This is why we need to work with local communities and all the relevant players to improve safety. We can develop good regulations if they are consistent with the risks and resources of the community. For example in Pakistan, after the 2005 earthquake, the authorities worked closely with families rebuilding their homes. What did they do? They promoted affordable and resilient methods of construction. They also provided funding based on the accomplishment of safe building practices.

Question 5: What are the next steps? How do we begin to put the recommendations of this report into action?

Answer: The Building Regulation for Resilience Report will be launched in Japan, in March 2016. The report is the first step in catalyzing a new global building regulation initiative - as part of the wider urban resilience agenda supported by GFDRR and many other actors.

The developing world is embarking on a major urban development boom - especially in sub-Saharan Africa and South Asia, where an estimated 1 billion housing units will be needed to house the growing number of urban residents by 2060. We must start developing today the foundation upon which cities are built safely to better withstand the adverse impacts of disasters and climate change.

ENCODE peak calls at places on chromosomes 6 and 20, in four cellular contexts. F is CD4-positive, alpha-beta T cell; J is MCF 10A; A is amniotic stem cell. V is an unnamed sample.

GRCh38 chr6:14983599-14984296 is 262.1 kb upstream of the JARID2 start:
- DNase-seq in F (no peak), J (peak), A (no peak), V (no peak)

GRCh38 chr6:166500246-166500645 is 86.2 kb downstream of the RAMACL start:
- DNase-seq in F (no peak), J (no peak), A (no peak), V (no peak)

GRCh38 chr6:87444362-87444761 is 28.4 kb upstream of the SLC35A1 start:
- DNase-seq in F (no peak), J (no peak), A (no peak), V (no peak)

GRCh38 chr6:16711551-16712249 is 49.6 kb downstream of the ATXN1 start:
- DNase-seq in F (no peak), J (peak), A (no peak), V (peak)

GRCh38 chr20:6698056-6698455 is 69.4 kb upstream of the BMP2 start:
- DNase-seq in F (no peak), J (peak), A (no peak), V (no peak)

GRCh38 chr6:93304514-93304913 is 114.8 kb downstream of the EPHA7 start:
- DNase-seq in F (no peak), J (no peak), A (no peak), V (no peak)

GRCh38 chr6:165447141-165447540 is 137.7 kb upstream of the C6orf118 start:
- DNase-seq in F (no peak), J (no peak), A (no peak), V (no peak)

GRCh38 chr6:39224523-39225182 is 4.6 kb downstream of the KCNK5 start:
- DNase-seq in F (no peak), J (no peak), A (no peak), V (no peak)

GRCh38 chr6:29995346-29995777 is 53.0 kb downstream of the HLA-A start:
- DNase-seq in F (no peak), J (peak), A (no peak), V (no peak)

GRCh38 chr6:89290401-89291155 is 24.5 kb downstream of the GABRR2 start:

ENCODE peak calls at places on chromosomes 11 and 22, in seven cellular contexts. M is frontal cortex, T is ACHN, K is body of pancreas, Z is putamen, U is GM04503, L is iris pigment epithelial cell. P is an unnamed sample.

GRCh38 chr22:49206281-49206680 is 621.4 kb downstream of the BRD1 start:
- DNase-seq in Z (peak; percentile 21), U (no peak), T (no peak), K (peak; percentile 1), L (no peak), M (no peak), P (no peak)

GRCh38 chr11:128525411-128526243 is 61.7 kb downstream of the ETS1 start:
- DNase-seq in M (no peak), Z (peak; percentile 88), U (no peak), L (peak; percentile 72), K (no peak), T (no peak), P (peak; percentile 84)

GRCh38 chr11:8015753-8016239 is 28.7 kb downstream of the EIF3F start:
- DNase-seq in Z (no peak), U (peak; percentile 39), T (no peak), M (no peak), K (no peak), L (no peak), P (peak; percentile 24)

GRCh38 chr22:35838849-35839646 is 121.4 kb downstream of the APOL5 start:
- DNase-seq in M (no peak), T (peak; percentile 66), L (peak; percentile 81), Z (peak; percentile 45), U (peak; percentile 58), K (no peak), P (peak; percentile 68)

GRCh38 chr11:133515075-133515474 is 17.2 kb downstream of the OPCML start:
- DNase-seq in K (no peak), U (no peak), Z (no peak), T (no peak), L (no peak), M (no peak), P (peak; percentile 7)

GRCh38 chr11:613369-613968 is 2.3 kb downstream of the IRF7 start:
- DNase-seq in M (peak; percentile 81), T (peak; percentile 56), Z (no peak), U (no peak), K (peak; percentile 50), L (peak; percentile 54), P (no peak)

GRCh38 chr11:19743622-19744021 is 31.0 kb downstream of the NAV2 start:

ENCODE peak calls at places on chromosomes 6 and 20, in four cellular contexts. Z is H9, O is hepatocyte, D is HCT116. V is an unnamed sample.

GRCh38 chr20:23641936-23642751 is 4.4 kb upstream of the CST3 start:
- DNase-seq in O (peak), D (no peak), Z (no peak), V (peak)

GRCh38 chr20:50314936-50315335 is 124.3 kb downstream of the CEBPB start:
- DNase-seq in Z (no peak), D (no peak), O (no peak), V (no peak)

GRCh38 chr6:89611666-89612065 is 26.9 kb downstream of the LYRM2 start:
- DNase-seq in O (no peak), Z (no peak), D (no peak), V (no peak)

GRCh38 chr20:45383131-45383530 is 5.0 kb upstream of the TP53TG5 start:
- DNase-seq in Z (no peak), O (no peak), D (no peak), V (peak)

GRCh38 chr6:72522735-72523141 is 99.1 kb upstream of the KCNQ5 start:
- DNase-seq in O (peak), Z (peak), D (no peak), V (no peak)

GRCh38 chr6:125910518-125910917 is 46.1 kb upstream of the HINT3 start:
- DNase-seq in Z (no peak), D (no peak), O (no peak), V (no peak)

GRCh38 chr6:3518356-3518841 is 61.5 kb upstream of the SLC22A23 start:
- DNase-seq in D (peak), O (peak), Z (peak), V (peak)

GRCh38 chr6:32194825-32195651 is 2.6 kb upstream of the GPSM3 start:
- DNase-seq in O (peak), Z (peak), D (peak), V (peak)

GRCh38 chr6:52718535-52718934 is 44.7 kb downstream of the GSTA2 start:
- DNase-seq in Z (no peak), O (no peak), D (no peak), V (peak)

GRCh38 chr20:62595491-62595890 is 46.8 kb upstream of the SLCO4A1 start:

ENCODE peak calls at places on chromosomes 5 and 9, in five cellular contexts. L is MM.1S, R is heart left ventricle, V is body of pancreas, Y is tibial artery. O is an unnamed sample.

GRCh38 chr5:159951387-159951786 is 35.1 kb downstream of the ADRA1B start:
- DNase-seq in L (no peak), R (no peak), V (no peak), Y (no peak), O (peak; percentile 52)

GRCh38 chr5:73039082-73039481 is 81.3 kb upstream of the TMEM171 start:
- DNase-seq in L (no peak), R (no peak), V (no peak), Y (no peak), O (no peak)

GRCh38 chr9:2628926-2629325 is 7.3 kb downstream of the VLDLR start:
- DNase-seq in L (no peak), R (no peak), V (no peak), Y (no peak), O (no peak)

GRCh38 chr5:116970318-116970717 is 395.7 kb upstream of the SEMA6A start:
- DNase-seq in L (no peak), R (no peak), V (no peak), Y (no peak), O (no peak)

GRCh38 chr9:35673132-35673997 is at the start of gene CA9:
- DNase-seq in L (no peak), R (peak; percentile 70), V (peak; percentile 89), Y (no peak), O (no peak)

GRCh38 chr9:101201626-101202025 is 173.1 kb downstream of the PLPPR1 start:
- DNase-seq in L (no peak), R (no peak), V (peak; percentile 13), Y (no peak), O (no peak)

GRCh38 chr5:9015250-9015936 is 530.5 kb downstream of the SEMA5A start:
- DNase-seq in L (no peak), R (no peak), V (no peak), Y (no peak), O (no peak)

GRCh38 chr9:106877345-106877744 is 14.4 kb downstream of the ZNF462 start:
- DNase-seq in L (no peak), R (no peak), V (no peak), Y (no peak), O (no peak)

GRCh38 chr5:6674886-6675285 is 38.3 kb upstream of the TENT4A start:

Francis Ghesquiere is Head of the Secretariat for the Global Facility for Disaster Reduction & Recovery (GFDRR). Prior to joining GFDRR, Francis managed disaster risk management programs in the South Asia and Latin America and the Caribbean regions at the World Bank. In addition to developing a number of flagship initiatives, including the Caribbean Catastrophe Risk Insurance Facility (CCRIF) and the Central America Catastrophe Probabilistic Risk Assessment initiative (CAPRA), Francis also led the establishment of the Understanding Risk Forum (UR).

Tim Ward is co-owner of Intermedia Communications Training, Inc, a Washington D.C. based firm that specializes in communications for development, economics, science and the environment, and the co-author of The Master Communicator's Handbook.